"In this iconoclastic book, Jason Hickel shakes up the prevailing paradigm of "development" at its root. He not only exposes the fatal flaws in the standard model of development but also shows how the "development aid" given to the poor countries in order to promote that erroneous model is vastly outweighed by the resource transferred to the rich countries through an unfair global economic system. Many of the proposals that Hickel makes for institutional reform and intellectual re-framing may sound "mad", as he himself acknowledges, but history has taught us that mad ideas have the habit of becoming respectable over time. This book will radically change the way in which you understand the workings of the global economic system and the challenges faced by poor countries trying to advance within it." -- Ha-Joon Chang, University of Cambridge, author of 23 Things They Don't Tell You About Capitalism and Economics: The User's Guide "With passion and panache, Jason Hickel tells a very different story of why poverty exists, what progress is, and who we are. The Divide is myth busting at its best. The West has controlled the rest through colonization, coups, trade and debt. Poor countries are made poor by this; but a dramatic change is coming." -- Danny Dorling, author of Inequality and the 1% "We all like to think of aid and development as benign in a world full of inequality and violence. Jason Hickel rightly challenges this dangerous myth with a book that crackles with facts, indignation and heart. Why hasn't global poverty and hunger really declined in the last decades? A combination of NGO and government obfuscation, denial and wishful thinking is not helping the world's most vulnerable but marking them as numbers. Journalists, aid workers and anybody who has ever given aid (i.e. nearly everybody) should read this book to understand why we all have a responsibility to better serve our fellow human beings. Hickel should be applauded." -- Antony Loewenstein, author of Disaster Capitalism "The Divide is an exceptional, necessary and essential book about the processes that produce and perpetuate impoverishment. Jason Hickel provides here not only a devastating critique of `development' and the aid industry, but also one of the best explanations of how it all works. Written in a captivating and easy to read style, this book must become the standard text for everyone studying, working or interested in development." -- Firoze Manji, author of African Awakening: The Emerging Revolutions "The Divide provides an evolutionary leap in our understanding of inequality and poverty. It should be required reading for anyone hoping to realise a better world." -- Alnoor Ladha, Greenpeaceshow more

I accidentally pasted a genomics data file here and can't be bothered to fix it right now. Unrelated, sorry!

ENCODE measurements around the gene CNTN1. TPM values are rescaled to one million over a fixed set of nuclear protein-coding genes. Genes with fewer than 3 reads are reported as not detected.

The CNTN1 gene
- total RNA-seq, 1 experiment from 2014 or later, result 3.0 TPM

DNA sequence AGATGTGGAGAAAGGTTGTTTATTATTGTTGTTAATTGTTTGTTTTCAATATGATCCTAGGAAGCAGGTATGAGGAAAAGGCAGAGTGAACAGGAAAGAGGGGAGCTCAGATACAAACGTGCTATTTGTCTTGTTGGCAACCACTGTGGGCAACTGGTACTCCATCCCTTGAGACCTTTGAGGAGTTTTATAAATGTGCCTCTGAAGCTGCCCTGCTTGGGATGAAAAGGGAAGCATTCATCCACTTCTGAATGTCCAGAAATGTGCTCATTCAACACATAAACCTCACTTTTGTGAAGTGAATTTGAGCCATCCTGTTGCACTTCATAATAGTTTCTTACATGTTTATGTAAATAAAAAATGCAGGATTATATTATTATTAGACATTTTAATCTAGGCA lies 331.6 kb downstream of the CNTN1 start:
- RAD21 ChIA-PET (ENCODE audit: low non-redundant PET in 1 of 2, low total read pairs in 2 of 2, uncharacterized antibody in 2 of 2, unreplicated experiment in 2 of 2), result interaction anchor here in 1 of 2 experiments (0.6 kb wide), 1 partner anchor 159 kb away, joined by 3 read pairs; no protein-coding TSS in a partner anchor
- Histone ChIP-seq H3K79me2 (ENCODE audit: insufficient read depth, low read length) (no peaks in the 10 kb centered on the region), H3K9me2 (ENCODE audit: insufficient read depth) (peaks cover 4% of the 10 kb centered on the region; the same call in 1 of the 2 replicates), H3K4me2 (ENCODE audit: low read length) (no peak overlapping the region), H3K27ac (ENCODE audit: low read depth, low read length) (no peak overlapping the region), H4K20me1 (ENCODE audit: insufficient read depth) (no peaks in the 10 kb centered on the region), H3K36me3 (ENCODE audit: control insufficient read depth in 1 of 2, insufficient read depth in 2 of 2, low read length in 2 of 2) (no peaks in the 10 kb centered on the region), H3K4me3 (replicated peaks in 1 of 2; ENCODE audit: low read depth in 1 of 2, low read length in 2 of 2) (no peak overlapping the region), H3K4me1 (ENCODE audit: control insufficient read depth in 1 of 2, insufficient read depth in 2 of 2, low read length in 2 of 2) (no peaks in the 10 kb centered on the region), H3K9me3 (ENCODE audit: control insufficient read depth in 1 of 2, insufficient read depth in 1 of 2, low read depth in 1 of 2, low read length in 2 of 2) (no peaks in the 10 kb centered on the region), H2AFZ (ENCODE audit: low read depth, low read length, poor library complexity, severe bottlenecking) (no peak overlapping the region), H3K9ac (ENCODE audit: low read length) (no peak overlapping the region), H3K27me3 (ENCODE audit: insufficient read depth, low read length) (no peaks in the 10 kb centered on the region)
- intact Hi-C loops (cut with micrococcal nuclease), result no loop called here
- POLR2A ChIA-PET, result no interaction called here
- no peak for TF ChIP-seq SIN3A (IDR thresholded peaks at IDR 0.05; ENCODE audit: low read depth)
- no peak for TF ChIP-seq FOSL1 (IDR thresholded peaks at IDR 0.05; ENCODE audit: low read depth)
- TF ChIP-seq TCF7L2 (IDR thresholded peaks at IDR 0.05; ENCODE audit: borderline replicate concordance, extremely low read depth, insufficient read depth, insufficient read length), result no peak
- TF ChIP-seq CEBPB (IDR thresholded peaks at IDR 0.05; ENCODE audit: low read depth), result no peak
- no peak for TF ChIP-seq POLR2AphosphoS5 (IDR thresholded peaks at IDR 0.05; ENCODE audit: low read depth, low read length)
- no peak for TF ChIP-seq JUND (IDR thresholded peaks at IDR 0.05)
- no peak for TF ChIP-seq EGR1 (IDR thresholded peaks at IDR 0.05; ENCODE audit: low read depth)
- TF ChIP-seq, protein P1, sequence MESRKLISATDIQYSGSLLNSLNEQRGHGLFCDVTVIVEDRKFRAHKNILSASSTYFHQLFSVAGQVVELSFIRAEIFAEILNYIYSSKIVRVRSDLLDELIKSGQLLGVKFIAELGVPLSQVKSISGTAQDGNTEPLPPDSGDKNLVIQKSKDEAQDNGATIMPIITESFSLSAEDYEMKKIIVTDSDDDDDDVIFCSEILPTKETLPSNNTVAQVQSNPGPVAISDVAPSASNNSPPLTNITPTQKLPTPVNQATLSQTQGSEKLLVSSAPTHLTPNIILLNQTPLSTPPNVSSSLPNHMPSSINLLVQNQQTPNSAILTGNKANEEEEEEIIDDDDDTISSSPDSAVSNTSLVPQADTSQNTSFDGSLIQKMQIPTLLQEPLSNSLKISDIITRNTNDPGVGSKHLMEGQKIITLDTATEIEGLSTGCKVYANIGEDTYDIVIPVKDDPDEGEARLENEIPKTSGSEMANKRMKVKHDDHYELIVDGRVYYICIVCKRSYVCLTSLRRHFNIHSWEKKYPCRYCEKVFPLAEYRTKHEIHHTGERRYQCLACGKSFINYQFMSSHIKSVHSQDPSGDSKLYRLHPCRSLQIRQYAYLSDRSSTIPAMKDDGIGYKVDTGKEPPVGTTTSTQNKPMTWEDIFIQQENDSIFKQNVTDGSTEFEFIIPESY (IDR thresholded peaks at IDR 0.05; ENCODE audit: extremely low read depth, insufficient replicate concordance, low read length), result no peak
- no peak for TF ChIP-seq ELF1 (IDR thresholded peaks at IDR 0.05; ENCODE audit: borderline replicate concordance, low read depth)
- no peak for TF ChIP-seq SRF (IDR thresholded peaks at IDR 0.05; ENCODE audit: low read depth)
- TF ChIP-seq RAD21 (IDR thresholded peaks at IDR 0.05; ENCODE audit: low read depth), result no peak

Review Text

"In this iconoclastic book, Jason Hickel shakes up the prevailing paradigm of "development" at its root. He not only exposes the fatal flaws in the standard model of development but also shows how the "development aid" given to the poor countries in order to promote that erroneous model is vastly outweighed by the resource transferred to the rich countries through an unfair global economic system. Many of the proposals that Hickel makes for institutional reform and intellectual re-framing may sound "mad", as he himself acknowledges, but history has taught us that mad ideas have the habit of becoming respectable over time. This book will radically change the way in which you understand the workings of the global economic system and the challenges faced by poor countries trying to advance within it." Ha-Joon Chang, University of Cambridge, author of 23 Things They Don't Tell You About Capitalism and Economics: The User's Guideshow more